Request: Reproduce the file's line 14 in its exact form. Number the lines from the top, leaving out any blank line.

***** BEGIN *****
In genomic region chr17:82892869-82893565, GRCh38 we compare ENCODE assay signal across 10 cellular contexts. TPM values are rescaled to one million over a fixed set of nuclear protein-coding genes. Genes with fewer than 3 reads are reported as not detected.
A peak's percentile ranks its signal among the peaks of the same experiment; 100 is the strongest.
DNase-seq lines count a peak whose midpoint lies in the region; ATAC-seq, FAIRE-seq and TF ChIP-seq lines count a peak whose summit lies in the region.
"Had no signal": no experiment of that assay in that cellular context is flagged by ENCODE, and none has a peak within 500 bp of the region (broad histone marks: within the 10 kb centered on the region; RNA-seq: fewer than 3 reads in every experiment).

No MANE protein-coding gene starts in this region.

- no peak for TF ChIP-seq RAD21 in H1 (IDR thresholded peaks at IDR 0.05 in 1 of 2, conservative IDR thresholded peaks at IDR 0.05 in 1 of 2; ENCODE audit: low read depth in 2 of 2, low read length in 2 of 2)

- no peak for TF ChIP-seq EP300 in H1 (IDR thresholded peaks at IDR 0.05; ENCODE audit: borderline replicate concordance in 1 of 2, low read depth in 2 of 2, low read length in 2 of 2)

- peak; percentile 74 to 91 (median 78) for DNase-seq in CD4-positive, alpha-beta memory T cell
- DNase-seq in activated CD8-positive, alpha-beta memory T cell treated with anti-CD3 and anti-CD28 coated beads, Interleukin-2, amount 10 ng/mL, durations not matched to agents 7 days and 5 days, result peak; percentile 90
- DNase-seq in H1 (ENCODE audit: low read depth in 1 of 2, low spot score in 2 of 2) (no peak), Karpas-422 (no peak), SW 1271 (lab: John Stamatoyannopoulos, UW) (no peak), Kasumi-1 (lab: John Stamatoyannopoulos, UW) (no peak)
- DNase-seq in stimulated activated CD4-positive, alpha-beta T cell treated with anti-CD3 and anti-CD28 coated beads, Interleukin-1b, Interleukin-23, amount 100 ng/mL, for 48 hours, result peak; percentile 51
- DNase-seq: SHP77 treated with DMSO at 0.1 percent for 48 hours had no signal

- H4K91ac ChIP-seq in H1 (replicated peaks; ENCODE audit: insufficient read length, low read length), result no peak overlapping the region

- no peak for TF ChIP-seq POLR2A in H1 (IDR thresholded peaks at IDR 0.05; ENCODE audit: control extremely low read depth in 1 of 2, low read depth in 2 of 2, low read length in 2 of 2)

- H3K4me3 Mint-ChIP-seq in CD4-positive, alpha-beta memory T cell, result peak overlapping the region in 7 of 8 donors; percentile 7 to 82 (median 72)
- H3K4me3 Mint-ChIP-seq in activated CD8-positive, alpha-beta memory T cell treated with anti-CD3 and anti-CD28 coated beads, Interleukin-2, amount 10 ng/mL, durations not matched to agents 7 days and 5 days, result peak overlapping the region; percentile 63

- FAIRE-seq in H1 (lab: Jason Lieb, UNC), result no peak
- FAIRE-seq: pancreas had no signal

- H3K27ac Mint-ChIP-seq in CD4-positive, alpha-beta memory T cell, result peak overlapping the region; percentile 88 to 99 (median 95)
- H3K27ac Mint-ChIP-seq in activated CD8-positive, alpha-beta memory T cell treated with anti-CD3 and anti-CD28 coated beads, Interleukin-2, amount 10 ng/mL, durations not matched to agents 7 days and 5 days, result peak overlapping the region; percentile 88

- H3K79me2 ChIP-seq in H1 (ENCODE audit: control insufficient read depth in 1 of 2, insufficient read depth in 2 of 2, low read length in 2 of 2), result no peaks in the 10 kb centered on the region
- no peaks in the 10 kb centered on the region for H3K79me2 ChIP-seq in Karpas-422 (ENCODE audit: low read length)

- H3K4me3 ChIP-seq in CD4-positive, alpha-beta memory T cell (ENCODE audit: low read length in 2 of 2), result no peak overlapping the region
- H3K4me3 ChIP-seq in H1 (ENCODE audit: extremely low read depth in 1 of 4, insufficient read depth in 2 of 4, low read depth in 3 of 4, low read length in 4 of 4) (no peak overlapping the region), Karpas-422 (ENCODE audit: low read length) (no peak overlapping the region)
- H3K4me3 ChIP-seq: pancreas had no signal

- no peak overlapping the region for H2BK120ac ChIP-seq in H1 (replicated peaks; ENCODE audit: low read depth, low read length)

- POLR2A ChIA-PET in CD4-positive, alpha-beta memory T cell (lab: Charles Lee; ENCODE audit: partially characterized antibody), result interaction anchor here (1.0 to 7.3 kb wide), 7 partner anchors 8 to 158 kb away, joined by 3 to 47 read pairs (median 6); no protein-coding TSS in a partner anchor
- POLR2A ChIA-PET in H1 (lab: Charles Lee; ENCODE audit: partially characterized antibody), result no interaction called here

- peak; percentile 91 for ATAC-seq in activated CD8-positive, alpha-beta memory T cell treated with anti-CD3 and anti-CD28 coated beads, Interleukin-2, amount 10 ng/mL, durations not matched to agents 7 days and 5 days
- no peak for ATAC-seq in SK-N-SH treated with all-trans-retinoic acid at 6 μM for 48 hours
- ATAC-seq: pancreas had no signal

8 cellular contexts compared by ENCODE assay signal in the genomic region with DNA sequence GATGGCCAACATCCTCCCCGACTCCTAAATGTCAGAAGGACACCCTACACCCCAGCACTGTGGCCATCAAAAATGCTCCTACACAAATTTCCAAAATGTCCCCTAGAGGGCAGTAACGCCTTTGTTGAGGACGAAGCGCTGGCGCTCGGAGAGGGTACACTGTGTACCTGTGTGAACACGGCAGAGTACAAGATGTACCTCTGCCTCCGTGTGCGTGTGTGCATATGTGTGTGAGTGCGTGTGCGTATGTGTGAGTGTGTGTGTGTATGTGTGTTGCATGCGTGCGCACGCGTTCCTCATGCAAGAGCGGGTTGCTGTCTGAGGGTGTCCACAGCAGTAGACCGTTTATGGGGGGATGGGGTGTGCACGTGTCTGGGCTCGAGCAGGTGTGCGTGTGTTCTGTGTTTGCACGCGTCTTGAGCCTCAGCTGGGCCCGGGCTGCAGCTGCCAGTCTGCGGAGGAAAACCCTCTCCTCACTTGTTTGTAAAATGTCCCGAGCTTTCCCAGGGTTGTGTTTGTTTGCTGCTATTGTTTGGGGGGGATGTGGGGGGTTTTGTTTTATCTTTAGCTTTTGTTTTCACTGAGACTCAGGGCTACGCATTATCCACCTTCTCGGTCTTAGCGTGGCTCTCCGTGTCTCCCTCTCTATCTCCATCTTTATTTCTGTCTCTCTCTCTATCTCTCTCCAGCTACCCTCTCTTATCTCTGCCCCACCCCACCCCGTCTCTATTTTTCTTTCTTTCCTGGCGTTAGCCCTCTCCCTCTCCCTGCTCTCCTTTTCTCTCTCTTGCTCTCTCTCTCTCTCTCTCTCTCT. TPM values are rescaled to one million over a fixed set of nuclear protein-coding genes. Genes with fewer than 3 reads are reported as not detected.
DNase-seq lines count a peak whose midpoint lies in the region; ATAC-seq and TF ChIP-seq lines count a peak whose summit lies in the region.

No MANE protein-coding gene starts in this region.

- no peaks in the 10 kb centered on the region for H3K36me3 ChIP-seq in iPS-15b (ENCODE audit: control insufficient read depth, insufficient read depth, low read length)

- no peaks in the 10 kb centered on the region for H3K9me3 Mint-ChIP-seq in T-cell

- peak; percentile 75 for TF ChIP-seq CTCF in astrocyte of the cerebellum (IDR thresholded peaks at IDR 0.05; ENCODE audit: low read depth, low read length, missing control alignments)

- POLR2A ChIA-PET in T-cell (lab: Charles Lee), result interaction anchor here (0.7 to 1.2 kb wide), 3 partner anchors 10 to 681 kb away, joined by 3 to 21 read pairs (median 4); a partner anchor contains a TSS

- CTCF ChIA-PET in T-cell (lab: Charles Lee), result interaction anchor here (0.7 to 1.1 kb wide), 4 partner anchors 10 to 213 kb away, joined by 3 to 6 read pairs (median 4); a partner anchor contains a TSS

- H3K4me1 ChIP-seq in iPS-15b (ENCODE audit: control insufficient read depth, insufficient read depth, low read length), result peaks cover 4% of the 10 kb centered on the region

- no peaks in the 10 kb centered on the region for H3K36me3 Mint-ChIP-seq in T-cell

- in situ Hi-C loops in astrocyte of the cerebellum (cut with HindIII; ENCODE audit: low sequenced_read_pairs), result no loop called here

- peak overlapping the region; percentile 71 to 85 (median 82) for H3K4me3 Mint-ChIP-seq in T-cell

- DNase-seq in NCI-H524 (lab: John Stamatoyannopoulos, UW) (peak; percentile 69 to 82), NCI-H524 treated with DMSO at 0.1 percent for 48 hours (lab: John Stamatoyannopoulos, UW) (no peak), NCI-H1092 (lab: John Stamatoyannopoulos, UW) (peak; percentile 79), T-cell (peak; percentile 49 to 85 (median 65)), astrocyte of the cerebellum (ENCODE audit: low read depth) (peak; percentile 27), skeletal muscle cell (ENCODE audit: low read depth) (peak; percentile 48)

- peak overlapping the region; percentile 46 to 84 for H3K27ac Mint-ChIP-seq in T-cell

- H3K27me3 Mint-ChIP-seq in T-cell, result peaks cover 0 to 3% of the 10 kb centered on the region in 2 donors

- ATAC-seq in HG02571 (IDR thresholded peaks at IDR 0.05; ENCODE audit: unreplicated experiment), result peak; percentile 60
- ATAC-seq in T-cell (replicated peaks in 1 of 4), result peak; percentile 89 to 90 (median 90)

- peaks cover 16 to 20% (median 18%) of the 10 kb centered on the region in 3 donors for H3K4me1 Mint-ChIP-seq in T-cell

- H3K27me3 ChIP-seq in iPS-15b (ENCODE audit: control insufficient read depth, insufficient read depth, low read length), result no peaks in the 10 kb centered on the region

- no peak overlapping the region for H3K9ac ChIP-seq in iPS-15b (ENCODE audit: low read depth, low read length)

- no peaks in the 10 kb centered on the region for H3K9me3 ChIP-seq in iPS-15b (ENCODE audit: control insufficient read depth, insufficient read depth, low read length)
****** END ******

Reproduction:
- no peak for TF ChIP-seq POLR2A in H1 (IDR thresholded peaks at IDR 0.05; ENCODE audit: control extremely low read depth in 1 of 2, low read depth in 2 of 2, low read length in 2 of 2)